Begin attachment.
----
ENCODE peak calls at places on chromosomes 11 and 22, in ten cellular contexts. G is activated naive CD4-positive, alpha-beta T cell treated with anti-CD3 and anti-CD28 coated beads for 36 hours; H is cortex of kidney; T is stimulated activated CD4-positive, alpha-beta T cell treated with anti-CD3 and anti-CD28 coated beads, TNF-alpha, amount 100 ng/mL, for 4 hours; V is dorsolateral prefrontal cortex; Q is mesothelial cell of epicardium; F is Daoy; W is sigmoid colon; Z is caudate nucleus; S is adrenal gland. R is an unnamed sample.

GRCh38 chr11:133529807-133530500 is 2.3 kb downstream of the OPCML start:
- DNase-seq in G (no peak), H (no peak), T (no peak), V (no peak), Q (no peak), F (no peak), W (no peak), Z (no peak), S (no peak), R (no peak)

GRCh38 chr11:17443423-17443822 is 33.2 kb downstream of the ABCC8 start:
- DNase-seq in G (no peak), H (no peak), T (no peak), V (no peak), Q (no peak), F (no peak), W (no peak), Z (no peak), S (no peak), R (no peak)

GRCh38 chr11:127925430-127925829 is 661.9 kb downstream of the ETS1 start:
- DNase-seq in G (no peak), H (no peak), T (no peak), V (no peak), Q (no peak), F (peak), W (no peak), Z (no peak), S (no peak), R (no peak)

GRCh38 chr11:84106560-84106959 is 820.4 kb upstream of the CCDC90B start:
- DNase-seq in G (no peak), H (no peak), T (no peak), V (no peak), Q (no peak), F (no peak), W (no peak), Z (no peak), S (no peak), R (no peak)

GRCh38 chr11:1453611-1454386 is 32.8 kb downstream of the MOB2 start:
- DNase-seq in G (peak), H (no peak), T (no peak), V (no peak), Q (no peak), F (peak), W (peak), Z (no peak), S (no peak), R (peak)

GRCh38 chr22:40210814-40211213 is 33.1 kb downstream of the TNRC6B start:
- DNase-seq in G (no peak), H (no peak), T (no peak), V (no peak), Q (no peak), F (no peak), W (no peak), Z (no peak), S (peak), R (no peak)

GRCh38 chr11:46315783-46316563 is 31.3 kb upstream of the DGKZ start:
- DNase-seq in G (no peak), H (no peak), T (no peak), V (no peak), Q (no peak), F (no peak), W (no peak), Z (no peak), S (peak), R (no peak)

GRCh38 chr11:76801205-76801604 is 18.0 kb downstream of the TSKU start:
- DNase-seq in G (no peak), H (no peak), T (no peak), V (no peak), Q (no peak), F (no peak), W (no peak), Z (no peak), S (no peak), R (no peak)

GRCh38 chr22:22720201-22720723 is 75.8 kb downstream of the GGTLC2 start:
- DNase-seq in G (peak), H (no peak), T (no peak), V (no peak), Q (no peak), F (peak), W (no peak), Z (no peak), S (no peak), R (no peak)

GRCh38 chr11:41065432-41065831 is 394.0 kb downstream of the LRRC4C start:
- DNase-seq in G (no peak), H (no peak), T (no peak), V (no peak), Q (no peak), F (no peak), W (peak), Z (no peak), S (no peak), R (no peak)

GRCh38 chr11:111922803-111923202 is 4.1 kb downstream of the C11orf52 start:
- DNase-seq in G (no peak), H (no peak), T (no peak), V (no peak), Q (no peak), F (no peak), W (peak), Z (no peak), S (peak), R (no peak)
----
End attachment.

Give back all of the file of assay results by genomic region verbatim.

ENCODE peak calls at places on chromosomes 11 and 22, in ten cellular contexts. G is activated naive CD4-positive, alpha-beta T cell treated with anti-CD3 and anti-CD28 coated beads for 36 hours; H is cortex of kidney; T is stimulated activated CD4-positive, alpha-beta T cell treated with anti-CD3 and anti-CD28 coated beads, TNF-alpha, amount 100 ng/mL, for 4 hours; V is dorsolateral prefrontal cortex; Q is mesothelial cell of epicardium; F is Daoy; W is sigmoid colon; Z is caudate nucleus; S is adrenal gland. R is an unnamed sample.

GRCh38 chr11:133529807-133530500 is 2.3 kb downstream of the OPCML start:
- DNase-seq in G (no peak), H (no peak), T (no peak), V (no peak), Q (no peak), F (no peak), W (no peak), Z (no peak), S (no peak), R (no peak)

GRCh38 chr11:17443423-17443822 is 33.2 kb downstream of the ABCC8 start:
- DNase-seq in G (no peak), H (no peak), T (no peak), V (no peak), Q (no peak), F (no peak), W (no peak), Z (no peak), S (no peak), R (no peak)

GRCh38 chr11:127925430-127925829 is 661.9 kb downstream of the ETS1 start:
- DNase-seq in G (no peak), H (no peak), T (no peak), V (no peak), Q (no peak), F (peak), W (no peak), Z (no peak), S (no peak), R (no peak)

GRCh38 chr11:84106560-84106959 is 820.4 kb upstream of the CCDC90B start:
- DNase-seq in G (no peak), H (no peak), T (no peak), V (no peak), Q (no peak), F (no peak), W (no peak), Z (no peak), S (no peak), R (no peak)

GRCh38 chr11:1453611-1454386 is 32.8 kb downstream of the MOB2 start:
- DNase-seq in G (peak), H (no peak), T (no peak), V (no peak), Q (no peak), F (peak), W (peak), Z (no peak), S (no peak), R (peak)

GRCh38 chr22:40210814-40211213 is 33.1 kb downstream of the TNRC6B start:
- DNase-seq in G (no peak), H (no peak), T (no peak), V (no peak), Q (no peak), F (no peak), W (no peak), Z (no peak), S (peak), R (no peak)

GRCh38 chr11:46315783-46316563 is 31.3 kb upstream of the DGKZ start:
- DNase-seq in G (no peak), H (no peak), T (no peak), V (no peak), Q (no peak), F (no peak), W (no peak), Z (no peak), S (peak), R (no peak)

GRCh38 chr11:76801205-76801604 is 18.0 kb downstream of the TSKU start:
- DNase-seq in G (no peak), H (no peak), T (no peak), V (no peak), Q (no peak), F (no peak), W (no peak), Z (no peak), S (no peak), R (no peak)

GRCh38 chr22:22720201-22720723 is 75.8 kb downstream of the GGTLC2 start:
- DNase-seq in G (peak), H (no peak), T (no peak), V (no peak), Q (no peak), F (peak), W (no peak), Z (no peak), S (no peak), R (no peak)

GRCh38 chr11:41065432-41065831 is 394.0 kb downstream of the LRRC4C start:
- DNase-seq in G (no peak), H (no peak), T (no peak), V (no peak), Q (no peak), F (no peak), W (peak), Z (no peak), S (no peak), R (no peak)

GRCh38 chr11:111922803-111923202 is 4.1 kb downstream of the C11orf52 start:
- DNase-seq in G (no peak), H (no peak), T (no peak), V (no peak), Q (no peak), F (no peak), W (peak), Z (no peak), S (peak), R (no peak)